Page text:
Published in Volume
114, Issue 7
(October 1, 2004)J Clin Invest.
Copyright © 2004, American Society for Clinical Investigation
A future without men
Published October 1, 2004
Bryan Sykes. Adam’s curse
A future without men. 2004. W.W. Norton & Company New York, New York, USA. 320 pp. $25.95. ISBN: 0-393-05896-4 (hardcover).
Genghis Khan attacks a village, slaughters its men, and rapes its women. He and his four acknowledged sons do the same throughout Asia as they build their empire. According to Bryan Sykes’s book Adam’s curse: a future without men, this is “guy” behavior. Genetics corroborates part of this story: 8% of men in that region, roughly 16 million, now carry the same Y chromosome, and it’s presumably Genghis Khan’s.
The use of genetics to examine fragments of human history is the subject of about one-third of the book. Mitochondrial and Y-chromosomal markers are used to trace maternal and paternal lineages, respectively. Surprisingly, some real jaw-droppers are missing from this text: the Jeffersonian Y chromosome carried by one descendant of Sally Hemings (s1); the shared Y chromosome within the Jewish priesthood (s2, s3) — striking because it corroborates an early portion of the biblical narrative (s4) yet oddly absent given this book’s biblical title (by way of Yeats); the discovery of this same Y chromosome in a Bantu-speaking black African population (s5, s6); and the disputed finding of European Y-chromosomal markers in Indian Brahmins (s7-s9). These are reminiscent of Schliemann’s discovery of Troy — startling support for what had been relegated to myth or conjecture. They should have been in this book.
Another third of the book focuses on the history of the science of genetics. It’s nicely written, particularly regarding work on the likely origins and evolutionary advantages of sexual reproduction. I’d have preferred more illustrations and more attention to the false ideas that Darwin, Mendel, and others had to overcome. A related problem is the absence of Avery, MacCleod, and McCarty’s identification of DNA as the chemical of heredity, against all expectation that it would be protein or carbohydrate (s10). Why else would Watson, Crick, Franklin, and others care about DNA structure? But these are quibbles; the section is good.
Unfortunately, the third part of the book sinks it. It’s a hodgepodge of self-referential stories, amateurish poetic allegory, and overly gene-centric speculations that a lay reader might mistake for established fact. The chapter describing Sykes’s wonderment while isolating his own DNA is excruciating, and he correctly observes in a long discussion of his genealogy that other people’s family histories are “tedious.” Sykes hears chromosomes speaking to him; genes “want,” “observe,” and “plan” and are “happy,” “hostile,” or “pretty relaxed.”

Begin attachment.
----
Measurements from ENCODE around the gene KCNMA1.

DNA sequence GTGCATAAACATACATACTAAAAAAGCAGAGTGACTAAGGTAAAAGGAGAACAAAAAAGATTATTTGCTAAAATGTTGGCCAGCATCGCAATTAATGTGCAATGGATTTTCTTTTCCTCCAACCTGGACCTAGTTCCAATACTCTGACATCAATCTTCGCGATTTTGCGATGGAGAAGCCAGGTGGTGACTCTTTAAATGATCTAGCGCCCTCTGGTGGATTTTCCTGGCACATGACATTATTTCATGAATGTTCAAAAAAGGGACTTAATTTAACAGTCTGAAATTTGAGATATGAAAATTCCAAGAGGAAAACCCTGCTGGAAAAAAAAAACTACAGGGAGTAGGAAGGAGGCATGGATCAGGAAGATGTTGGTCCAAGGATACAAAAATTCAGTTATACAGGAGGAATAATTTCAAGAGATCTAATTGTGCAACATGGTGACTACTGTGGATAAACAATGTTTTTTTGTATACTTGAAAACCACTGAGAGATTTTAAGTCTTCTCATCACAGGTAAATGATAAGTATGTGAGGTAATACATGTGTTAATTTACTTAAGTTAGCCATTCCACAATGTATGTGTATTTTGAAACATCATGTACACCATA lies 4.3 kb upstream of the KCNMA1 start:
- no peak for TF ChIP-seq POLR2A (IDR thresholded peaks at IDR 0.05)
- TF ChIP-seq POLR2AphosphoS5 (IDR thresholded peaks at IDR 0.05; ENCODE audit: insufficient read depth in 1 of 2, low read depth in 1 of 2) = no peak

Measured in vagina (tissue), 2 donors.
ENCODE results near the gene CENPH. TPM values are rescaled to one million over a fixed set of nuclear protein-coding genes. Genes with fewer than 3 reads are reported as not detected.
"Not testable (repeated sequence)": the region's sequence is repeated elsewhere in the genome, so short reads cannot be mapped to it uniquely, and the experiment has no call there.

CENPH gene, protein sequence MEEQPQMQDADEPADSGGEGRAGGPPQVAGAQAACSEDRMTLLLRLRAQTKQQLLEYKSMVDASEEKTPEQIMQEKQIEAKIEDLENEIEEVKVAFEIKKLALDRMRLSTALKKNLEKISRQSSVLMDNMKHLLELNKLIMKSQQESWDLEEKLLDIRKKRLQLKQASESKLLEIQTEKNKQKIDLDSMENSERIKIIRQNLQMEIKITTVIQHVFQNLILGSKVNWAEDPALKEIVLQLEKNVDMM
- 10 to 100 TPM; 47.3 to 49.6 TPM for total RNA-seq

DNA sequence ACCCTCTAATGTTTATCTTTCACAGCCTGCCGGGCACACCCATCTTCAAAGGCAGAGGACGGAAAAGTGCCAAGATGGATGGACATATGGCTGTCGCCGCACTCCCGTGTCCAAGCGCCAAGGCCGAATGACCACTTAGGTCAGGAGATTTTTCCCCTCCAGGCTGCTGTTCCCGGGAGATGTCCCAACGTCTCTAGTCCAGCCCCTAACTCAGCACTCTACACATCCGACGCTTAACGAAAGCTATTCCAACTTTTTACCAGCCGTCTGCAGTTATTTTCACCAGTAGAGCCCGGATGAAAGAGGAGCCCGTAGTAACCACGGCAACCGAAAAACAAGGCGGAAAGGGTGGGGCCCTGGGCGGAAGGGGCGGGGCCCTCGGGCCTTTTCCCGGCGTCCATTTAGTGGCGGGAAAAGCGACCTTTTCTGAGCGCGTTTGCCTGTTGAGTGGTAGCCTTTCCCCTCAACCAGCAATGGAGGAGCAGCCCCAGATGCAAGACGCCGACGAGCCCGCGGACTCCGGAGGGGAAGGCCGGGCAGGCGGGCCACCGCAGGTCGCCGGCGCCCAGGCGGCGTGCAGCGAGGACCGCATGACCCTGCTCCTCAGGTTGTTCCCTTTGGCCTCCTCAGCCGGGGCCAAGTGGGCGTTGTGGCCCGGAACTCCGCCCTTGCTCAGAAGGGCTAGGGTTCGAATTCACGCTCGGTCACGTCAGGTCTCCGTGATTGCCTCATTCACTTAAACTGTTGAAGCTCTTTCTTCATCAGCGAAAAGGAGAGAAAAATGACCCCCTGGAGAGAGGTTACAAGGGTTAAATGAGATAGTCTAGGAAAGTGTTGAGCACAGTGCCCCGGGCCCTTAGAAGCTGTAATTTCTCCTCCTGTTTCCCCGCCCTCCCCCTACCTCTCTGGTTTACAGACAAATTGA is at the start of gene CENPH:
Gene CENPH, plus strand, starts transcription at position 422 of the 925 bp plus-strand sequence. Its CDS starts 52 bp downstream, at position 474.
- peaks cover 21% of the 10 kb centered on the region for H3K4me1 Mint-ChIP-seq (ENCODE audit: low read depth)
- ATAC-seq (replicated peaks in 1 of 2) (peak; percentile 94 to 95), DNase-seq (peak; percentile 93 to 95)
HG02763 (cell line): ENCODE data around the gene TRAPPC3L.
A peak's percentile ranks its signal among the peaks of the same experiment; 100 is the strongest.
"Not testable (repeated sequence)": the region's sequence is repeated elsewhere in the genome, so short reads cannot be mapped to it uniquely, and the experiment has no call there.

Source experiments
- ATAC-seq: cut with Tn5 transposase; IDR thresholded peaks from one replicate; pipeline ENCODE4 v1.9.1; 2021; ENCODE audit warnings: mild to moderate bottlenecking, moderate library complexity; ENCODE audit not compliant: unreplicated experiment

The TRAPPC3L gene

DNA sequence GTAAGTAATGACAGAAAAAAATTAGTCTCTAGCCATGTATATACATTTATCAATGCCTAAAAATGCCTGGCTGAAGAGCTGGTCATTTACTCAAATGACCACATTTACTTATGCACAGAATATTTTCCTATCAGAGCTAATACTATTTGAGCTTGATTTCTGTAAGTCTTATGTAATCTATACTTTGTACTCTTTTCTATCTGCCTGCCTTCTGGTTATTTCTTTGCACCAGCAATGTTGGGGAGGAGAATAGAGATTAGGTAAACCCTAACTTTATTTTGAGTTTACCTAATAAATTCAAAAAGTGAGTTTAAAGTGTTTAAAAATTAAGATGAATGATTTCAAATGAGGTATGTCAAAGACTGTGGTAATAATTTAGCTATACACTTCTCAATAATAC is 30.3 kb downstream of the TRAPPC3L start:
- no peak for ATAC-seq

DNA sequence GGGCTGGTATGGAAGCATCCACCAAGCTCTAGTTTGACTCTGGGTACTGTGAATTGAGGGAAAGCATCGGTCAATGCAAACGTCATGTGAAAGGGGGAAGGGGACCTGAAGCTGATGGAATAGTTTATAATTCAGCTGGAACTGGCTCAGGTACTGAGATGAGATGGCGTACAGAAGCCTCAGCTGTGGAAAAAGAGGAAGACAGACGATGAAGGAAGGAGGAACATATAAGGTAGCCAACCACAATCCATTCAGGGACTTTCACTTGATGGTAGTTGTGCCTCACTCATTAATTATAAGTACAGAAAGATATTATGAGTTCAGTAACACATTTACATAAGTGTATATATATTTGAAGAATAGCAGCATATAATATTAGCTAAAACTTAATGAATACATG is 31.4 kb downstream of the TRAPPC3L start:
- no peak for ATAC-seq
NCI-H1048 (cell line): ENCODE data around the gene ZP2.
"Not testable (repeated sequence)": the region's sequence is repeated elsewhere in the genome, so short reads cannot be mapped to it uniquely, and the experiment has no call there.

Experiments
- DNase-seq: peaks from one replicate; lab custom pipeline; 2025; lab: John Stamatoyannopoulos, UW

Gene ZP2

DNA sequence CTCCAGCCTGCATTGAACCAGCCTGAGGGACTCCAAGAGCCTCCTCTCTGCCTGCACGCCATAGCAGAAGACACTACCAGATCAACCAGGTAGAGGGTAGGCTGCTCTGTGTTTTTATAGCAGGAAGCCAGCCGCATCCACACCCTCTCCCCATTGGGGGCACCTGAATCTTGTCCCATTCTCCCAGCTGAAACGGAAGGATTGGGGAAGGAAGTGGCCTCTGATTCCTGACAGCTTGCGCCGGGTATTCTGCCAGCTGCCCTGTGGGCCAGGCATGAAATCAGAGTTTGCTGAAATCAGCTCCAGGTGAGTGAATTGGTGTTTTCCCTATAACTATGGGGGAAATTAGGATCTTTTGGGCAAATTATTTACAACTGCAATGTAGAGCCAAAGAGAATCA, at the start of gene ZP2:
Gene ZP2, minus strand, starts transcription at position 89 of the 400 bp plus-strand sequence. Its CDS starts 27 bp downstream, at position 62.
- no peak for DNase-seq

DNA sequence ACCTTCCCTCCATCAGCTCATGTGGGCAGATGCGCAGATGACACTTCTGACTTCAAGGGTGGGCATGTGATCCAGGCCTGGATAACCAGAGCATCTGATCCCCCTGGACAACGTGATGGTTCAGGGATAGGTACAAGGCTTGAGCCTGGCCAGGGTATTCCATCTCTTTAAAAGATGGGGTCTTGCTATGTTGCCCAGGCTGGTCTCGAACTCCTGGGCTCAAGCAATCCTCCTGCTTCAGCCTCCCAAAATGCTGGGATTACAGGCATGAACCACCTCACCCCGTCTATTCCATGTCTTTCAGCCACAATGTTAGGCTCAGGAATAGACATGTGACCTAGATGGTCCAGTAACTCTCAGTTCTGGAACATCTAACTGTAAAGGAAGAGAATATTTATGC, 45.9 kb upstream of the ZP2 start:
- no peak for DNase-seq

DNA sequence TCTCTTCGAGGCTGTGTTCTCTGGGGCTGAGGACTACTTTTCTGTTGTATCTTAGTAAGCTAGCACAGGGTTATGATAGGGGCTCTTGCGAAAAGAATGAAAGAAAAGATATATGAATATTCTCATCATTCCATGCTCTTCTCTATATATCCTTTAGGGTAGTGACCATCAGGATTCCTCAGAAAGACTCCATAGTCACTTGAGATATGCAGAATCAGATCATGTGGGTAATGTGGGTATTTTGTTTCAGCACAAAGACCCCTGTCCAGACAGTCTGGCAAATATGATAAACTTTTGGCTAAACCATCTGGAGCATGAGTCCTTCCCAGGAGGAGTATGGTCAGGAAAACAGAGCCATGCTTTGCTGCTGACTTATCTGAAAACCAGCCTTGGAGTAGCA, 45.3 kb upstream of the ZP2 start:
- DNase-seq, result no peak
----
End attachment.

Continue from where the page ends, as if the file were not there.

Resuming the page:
Sykes postulates a harsh Darwinian struggle between feminine mitochondria and masculine Y chromosomes. Thus, mitochondria disable sperm, kill male fetuses, and make men gay, all to block masculine reproduction. There are plenty of scientific-sounding explanations for male homosexuality, and I have no objection to the idea that mitochondria might encode some predisposition. But wouldn’t it be better to find the gene before making the announcement?
Sykes argues that the “raging beast” of the Y chromosome is specifically responsible for poverty, global warming, industrial pollution, nuclear warheads, the Cuban missile crisis, and the conflict in the Middle East (even though both sides share Y chromosomes [ref. s11], which in a gene-centric model should argue for cooperation). Freud asked what women want; Sykes says it’s “wasteful displays of Ferrari and Rolex.” But a few chapters earlier, he claims that female preference for male intelligence drove our expanding brainpower. Later he writes that leaving the world entirely to women would diminish “greed and ambition.” So no woman would be guilty of insider trading (s12)? Or become a suicide bomber (s13)? No man would start a nonviolent protest movement (s14, s15)? What about humanity’s apparent preference for small families, once infant mortality is minimized and methods of contraception are widely available (s16, s17)?
And then there’s the alleged fragility of our Y chromosome. In 5,000 generations (125,000 years), men will lose 99% of their fertility, he says. Scientists used to predict that their work would have practical consequences within 5-10 years, but that turned out to be testable — and only rarely correct (s18, s19). How do we test Sykes’s assertion? Five thousand generations in a mouse is only about 1,000 years, but the mouse Y chromosome does not appear to be in accelerated danger. The same is the case with fruit flies, which generate even faster. His proposed solutions to our alleged problem include human germline engineering, but there is no serious discussion of the immense technical — and ethical — difficulties. We have not been able to engineer our germline just to cure sickle cell disease, even though its molecular basis has been known for more than half a century (s20). And constructing a virulent virus to destroy Y chromosomes “would not really be difficult to achieve.” No wonder lots of layfolk don’t trust us.
If your neurosis is about threats to masculinity, try Y: the last man, a comic book series about, literally, the last living man, who’s being hunted by a gang of lesbian Amazons (s21). In the real world, I wouldn’t worry. There’s a good book in here somewhere, but despite some fine sections, Adam’s curse: a future without men desperately needs an editor’s scalpel — plus a dose of common sense.
References available online at http://www.jci.org/cgi/content/full/114/7/870/DC1.